The Lion King Jr., presented by Lakeland College’s Performing Arts Musical Theatre, wowed crowds last week at the Vic Juba Community Theatre. TAYLOR WEAVER LLS PHOTO
Simba, the rightful lion king is seated on the throne and all of his creature subjects in Pride Lands are living happily ever after.
That’s how it is too for the entire production crew and cast of young actors following four public performances of the musical Lion King Jr. at the Vic Juba Community theatre last week.
The play involved more than 80 students aged five to 17 from Lakeland College’s Performing Arts Musical Theatre continuing education program.
“There is a lot of kids in that production,” said Lakeland performing arts instructor Kathryn Edwards, who directed and choreographed the show.
“When I decided to do the Lion King I knew it was going to be quite a challenge just because I have seen the Broadway show.”
She said she wanted to stay true to what the Broadway show is like with lots of puppetry and amazing costumes.
“We really tried to recreate that for our theatre group,” said Edwards before an initial sold-out matinee for schools only.
“The play itself is actually a culmination of the theatre courses we offered at Lakeland College and this is their final production.”
As usual, the cast of this year’s show included kids aged five to eight in Lakeland’s Musical Theatre group and youth nine to 17 from the Triple Threat groups.
Rehearsals began last September with ensemble chorus parts for the younger set.
“It gives them a chance to be a part of a big scale production, but without it being too overwhelming and having to learn lines,” said Edwards.
Some of the older Triple Threat actors nailed down lead roles playing animal characters like Simba, Mufasa and Nala who live in Shadow Land.
“The rest of them are in an ensemble— we’ve got hyenas, the grassland ensemble and the the Lioness ensemble,” said Edwards.
She said the annual shows and performing arts in general work wonders for her musical theatre students.
“There’s a lot of self esteem that can come out of it, a sense of accomplishment and a lot of self discovery,” said Edwards.
She said specifically for theatre it teaches kids empathy and how to cooperate with one another.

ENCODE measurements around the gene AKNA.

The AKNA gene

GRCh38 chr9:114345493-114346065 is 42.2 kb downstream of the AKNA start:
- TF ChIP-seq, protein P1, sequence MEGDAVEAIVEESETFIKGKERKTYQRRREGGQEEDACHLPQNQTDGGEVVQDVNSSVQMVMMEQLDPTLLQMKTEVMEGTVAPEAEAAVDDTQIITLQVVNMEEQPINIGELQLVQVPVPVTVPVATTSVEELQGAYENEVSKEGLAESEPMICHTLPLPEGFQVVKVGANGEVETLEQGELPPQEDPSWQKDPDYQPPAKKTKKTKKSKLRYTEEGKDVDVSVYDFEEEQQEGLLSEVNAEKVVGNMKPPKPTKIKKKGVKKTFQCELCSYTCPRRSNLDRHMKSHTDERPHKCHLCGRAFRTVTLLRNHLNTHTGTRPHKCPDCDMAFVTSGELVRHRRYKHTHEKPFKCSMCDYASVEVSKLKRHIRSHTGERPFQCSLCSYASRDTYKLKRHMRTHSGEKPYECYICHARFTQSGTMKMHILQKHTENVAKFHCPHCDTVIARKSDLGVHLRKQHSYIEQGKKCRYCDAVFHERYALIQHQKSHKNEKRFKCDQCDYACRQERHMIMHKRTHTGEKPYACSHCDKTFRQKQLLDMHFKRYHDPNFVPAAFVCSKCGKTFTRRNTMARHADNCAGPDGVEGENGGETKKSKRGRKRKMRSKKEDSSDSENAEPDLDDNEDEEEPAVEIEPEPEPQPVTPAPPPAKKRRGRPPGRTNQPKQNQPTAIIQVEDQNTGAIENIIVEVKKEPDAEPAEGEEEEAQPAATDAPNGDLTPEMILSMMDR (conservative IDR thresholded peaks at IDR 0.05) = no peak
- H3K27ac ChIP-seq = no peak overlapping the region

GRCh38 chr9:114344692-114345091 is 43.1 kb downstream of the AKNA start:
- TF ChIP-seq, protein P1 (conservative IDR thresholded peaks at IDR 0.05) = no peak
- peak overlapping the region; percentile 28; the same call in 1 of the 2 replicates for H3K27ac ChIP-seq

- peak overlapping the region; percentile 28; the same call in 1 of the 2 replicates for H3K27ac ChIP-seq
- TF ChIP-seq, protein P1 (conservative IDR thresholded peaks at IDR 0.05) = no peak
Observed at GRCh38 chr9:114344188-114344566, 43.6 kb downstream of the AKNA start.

“There’s a lot of life skills in performing arts that you don’t really get in any other area, it’s also working as a team,” Edwards added.
She said the live performances also provide parents in the auditorium with added value and memories.
“It’s just something that gives them a lot of pride to see their kids working so hard for something and they’re going out and performing and basically just wowing the crowd.” said Edwards.
She said numerous parents and volunteers spent hours creating the costumes and set design for the Lion King Jr. along with many others who deserve credit.
That includes her mom Kelly Taylor, who stepped up as the head costume designer.
“I have thrown some pretty big challenges her way this year—I’ve shown her pictures and she’s just kind of ran with it,” said Edwards.
“She’s been putting in hours of sewing each day.”
Members of the grassland ensemble wore 10 by 17-inch pieces of styrofoam on their heads with grass pieces in it.
Charlotte Groome gets the credit for set design of the Pride Rock Throne for the Lion King while other volunteers built a huge 15 foot sun that rose above the stage.
Edwards said the sets were pretty amazing this year.
She also singles out the work of Lakeland’s vocal teacher and production coach Adam Keller and her stage manager Tori Smith, a former voice student.
“So we kind of bring people back in to be a part of these productions,” she said.
As for what’s next Edwards said, “I usually have two or three shows in mind to do after this one, so it never stops.”